Harmonix, through the years, has carved out a huge niche as the head of the rhythm game movement. One of, if not the only constant for music games, Harmonix has created an impressive array of revolutionary titles. Starting with Frequency and Amplitude, running through the Guitar Hero and Rock Band craze, and Audica last year, we now arrive at Fuser. And having put a pretty hefty number of hours into the title, Harmonix may have truly outdone itself this time out.
For anyone familiar with the board game/app hybrid Harmonix made in 2017, Dropmix, Fuser is an extrapolation of this. You assume the role of a fresh DJ on the festival circuit, and it’s up to you to chop and screw your way up the ladder and gain notoriety. This is accomplished by building up a war chest of licensed tracks and then combining individual elements of each song into the ultimate festival banger. The base game includes 86 licensed songs, from all manner of genres. There is, however, definitely a greater emphasis placed on hip-hop and EDM thanks to their particularly catchy drum beats. There’s a little bit of everything though, ranging from artists like Sia and Dua Lipa to The Killers, Megadeth, and yes, even Smash Mouth. There’s an additional batch of 25 DLC tracks that will launch alongside Fuser, but you can get them as part of the game’s pricey VIP Edition too. With this magnitude of songs — a number that rivals most of Harmonix’s Rock Band titles, even — the amount of creative flexibility on offer is incredible.
And flexibility is the name of the game. Fuser’s toolset provides an insane amount of freedom. If you try and dive right into the deep end, it can actually be quite daunting. The depth of the software is kind of ridiculous, so definitely start with the campaign. The story mode introduces all of the things you can do with your “deck,” and it does so slowly. This allows you to learn the various components of the experience at an easier to digest pace. When you first start you basically just mix and match instruments from different songs, but as you progress, the variables that impact things increase exponentially. You start getting the ability to alter the volume of individual pieces, stack pending track changes so they don’t take effect immediately, change the key your music is in, choose if it’s a major or minor one, alter the BPM — the list goes on and on. The sheer number of options available to the player is only outclassed by how impressive the implementation of it all is.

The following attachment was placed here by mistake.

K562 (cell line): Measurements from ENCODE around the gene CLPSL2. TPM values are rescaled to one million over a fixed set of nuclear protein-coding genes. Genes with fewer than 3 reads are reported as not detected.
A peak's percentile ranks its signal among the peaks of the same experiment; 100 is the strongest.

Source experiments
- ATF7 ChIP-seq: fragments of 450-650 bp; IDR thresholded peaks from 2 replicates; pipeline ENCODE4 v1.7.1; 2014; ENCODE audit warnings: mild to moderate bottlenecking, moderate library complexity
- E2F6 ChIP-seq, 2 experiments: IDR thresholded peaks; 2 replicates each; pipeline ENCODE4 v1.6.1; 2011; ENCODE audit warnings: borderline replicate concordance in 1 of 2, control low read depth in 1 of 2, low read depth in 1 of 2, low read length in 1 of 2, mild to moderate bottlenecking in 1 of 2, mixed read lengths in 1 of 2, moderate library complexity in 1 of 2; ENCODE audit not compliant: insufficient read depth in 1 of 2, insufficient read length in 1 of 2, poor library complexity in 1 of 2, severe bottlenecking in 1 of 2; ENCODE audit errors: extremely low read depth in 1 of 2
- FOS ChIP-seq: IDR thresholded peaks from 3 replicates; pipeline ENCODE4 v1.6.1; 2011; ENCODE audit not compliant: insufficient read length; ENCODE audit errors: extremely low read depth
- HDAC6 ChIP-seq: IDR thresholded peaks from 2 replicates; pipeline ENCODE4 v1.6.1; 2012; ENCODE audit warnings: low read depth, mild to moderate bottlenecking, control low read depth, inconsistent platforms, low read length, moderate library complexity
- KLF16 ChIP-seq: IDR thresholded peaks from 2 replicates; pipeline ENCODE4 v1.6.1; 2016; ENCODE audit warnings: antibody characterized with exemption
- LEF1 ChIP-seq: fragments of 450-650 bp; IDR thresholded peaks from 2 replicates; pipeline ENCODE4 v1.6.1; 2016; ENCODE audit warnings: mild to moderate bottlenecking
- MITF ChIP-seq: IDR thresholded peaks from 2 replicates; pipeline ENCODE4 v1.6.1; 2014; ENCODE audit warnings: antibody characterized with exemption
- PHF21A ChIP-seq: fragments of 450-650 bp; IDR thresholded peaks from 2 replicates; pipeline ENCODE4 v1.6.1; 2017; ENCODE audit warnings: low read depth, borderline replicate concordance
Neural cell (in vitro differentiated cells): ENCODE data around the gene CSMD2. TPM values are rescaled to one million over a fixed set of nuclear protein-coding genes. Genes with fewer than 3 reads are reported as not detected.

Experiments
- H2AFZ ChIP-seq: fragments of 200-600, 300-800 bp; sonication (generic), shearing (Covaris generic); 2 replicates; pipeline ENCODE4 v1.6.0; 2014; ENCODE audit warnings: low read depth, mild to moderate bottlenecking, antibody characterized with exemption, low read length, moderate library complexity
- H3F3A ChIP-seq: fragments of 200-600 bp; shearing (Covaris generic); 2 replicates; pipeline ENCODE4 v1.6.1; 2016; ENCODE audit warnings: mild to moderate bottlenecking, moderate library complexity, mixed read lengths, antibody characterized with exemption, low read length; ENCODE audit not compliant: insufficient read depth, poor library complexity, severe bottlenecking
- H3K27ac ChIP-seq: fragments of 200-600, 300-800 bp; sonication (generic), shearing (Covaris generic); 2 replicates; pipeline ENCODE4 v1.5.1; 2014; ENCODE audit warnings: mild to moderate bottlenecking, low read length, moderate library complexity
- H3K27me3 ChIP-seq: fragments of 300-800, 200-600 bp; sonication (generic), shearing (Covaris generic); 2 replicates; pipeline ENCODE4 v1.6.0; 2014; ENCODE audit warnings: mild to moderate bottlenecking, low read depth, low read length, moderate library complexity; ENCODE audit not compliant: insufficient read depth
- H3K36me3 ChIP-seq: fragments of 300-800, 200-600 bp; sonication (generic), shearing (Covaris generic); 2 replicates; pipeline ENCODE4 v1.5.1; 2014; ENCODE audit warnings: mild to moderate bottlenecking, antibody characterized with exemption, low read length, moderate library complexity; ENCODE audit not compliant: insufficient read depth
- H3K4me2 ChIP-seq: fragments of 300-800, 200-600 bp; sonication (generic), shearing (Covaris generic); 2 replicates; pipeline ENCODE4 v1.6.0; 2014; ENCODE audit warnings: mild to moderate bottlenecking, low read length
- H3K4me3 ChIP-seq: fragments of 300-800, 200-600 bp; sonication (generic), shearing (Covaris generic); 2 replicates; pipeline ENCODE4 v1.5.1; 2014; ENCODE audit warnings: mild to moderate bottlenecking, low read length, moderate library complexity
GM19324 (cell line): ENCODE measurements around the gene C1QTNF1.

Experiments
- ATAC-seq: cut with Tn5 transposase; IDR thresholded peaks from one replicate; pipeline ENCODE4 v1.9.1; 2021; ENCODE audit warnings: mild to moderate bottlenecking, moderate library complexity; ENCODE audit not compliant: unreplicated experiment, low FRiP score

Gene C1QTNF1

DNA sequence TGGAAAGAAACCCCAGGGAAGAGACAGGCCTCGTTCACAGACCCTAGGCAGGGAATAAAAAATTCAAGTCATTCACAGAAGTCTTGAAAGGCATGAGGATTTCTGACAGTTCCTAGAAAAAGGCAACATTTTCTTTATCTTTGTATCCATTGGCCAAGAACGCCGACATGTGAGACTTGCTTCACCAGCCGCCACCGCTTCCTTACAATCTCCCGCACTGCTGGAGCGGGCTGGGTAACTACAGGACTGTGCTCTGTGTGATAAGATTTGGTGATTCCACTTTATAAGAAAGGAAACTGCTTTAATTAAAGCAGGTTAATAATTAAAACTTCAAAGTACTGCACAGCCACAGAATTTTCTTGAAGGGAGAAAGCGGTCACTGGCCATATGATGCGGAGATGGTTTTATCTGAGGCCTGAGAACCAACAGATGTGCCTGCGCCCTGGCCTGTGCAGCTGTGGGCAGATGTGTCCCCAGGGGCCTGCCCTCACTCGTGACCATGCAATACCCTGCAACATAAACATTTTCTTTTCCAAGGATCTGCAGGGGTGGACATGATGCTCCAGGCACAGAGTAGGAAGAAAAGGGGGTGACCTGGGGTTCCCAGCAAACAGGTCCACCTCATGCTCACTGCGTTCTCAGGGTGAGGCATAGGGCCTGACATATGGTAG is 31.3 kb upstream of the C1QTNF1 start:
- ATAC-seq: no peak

The game takes something that’s theoretically complicated and dumbs it down to such a level that even people like ourselves, with not a single musical bone in our bodies, can not only make something but make something that sounds good. If you don’t feel terribly confident in your abilities, which is likely at the start, the game is more than happy to adapt and do a lot of the heavy lifting for you, to ensure you don’t stray too far from crafting a coherent piece. As you progress in both your abilities and the campaign, more and more of these training wheels are stripped away until you’re doing pretty much everything yourself. As more and more responsibilities are thrust upon you, your ability to recognise what does and doesn’t work in a song improves as well.